In order for an authoritative determination of Pinkberry's bacterial contents to be made, they would have to disclose their ingredient list and publish an accompanying lab analysis. Technically, Pinkberry is in violation of the Food and Agricultural Code here, too -- Section 33704.5 requires that if yogurt is manufactured and directly served on the premises, an ingredient list must be posted in a conspicuous location. Since their ingredient list is presently secret (not a tenable position, with only limited exceptions), from a consumer perspective there's no way to make this determination. This has led to all manner of innuendoes about exactly what goes into the product, some humorous, some more sinister.
So, what ingredients can be kept secret? Not much -- for a summary of Federal labeling requirements, look at page 2 of this consumer guide (prepared by the California Department of Public Health), which notes that everything has to be listed in descending order of contribution to the product by weight. Only those items identified by the Food and Drug Administration as "harmless markers", which basically means flavors or scents which have no discernable health impact (for the exact details, see paragraph (g) of 21CFR501.100, a section of the Code of Federal Regulations dealing with labeling exceptions). If Pinkberry is hiding a proprietary flavoring compound, they can apply for an exception to not disclose it publicly, but they can't hide a lack of bacterial content by claiming a trade secret.
At this point, the fiendish genius of the "no-state-licensing" attack becomes clear. Either Pinkberry admits that they're illegally running unlicensed dairies, or they admit that they're not really producing frozen yogurt. Both of these outcomes are damaging to their business, in a way that not all their competitors suffer from, and not necessarily for particularly sensible reasons. Contrary to the assertion in this L.A. Business Journal article, it is not the case that legally valid frozen yogurt "can’t be reconstituted from powder". It's just that the reconstituted yogurt has to have been prepared in a licensed dairy, and pass the lab analyses. It took SC only five minutes of looking in order to come up with a couple of "dry mix" yogurts that specifically pass the bacterial requirement (generally the problem in these cases -- see the ingredient list in the dry mix in the last smoothie on this Jamba Juice page for specific details). The technology for getting the bacteria requirement met in dry powders has been around long enough that the relevant patent has gone public domain, as well (albeit only recently). Of course, if Pinkberry is doing it this way, they need to be paying for dairy licenses, probably paying restitution for prior violations, and putting up their ingredient list as per the legal requirements. Their competitors, who have most definitely not all been posting their own ingredient lists, should be doing the same, even if they're buying their yogurt mixes from licensed dairies operating outside their stores.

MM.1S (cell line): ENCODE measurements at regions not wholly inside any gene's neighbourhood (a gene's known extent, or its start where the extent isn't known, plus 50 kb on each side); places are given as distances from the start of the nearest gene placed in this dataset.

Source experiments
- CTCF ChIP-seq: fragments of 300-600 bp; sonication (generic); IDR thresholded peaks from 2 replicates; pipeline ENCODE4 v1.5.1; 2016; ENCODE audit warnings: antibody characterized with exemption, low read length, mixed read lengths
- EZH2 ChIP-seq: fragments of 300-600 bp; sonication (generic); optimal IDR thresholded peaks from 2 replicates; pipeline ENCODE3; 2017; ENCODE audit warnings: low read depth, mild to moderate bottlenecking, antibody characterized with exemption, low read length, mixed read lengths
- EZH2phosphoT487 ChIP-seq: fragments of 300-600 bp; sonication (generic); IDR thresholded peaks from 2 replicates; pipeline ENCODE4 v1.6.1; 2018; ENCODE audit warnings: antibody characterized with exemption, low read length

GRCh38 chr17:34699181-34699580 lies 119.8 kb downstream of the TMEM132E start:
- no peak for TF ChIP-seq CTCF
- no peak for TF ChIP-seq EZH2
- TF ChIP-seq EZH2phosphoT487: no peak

On the other hand, if it isn't yogurt by the technical definition, they shouldn't be going down alone. While we dismissed the nonfat argument as weak previously, it's by no means reasonable that Pinkberry should be the only ones to take the fall on account of a failure to meet an arbitrary technical definition. Anybody who advertises "nonfat frozen yogurt" is contradicting themselves under the terms of the law as written, and it would be entirely reasonable for Pinkberry to take the position that if their "nogurt" is going down, they're taking the industry with them. The mere fact that the law is out of date shouldn't be the entirety of the issue -- if the state is going to get involved only over the question of where the powder was mixed, considering that there is absolutely no geographic indication in the term "frozen yogurt", it is simply absurd that their competitors should be able to advertise a noncompliant product and get away with it.
In conclusion, as much as it pains SC to say so, he sides with Pinkberry. That leaves an original-flavored sour taste in his mouth.